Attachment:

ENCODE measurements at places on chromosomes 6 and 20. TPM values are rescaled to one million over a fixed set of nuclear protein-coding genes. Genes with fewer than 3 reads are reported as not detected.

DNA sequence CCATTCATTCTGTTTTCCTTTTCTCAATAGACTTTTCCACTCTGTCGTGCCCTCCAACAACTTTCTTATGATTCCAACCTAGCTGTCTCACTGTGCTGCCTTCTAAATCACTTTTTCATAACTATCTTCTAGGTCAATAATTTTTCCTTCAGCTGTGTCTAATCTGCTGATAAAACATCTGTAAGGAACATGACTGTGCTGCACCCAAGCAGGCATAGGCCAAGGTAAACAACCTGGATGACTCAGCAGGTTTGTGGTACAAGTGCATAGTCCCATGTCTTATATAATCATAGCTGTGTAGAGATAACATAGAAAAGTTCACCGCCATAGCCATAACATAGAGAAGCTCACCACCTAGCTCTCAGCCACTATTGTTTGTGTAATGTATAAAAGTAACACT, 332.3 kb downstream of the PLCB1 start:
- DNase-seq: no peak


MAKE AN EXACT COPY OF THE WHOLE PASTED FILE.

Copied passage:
ENCODE measurements at places on chromosomes 6 and 20. TPM values are rescaled to one million over a fixed set of nuclear protein-coding genes. Genes with fewer than 3 reads are reported as not detected.

DNA sequence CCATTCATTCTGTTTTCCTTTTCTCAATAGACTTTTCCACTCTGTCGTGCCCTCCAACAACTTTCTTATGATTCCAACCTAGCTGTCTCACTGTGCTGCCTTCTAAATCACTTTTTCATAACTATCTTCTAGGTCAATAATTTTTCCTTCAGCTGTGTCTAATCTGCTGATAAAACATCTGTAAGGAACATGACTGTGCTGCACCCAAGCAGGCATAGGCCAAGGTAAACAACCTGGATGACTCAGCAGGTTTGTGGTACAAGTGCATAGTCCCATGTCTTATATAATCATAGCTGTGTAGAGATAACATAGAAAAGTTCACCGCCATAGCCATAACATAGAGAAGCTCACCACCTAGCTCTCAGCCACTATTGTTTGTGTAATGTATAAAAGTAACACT, 332.3 kb downstream of the PLCB1 start:
- DNase-seq: no peak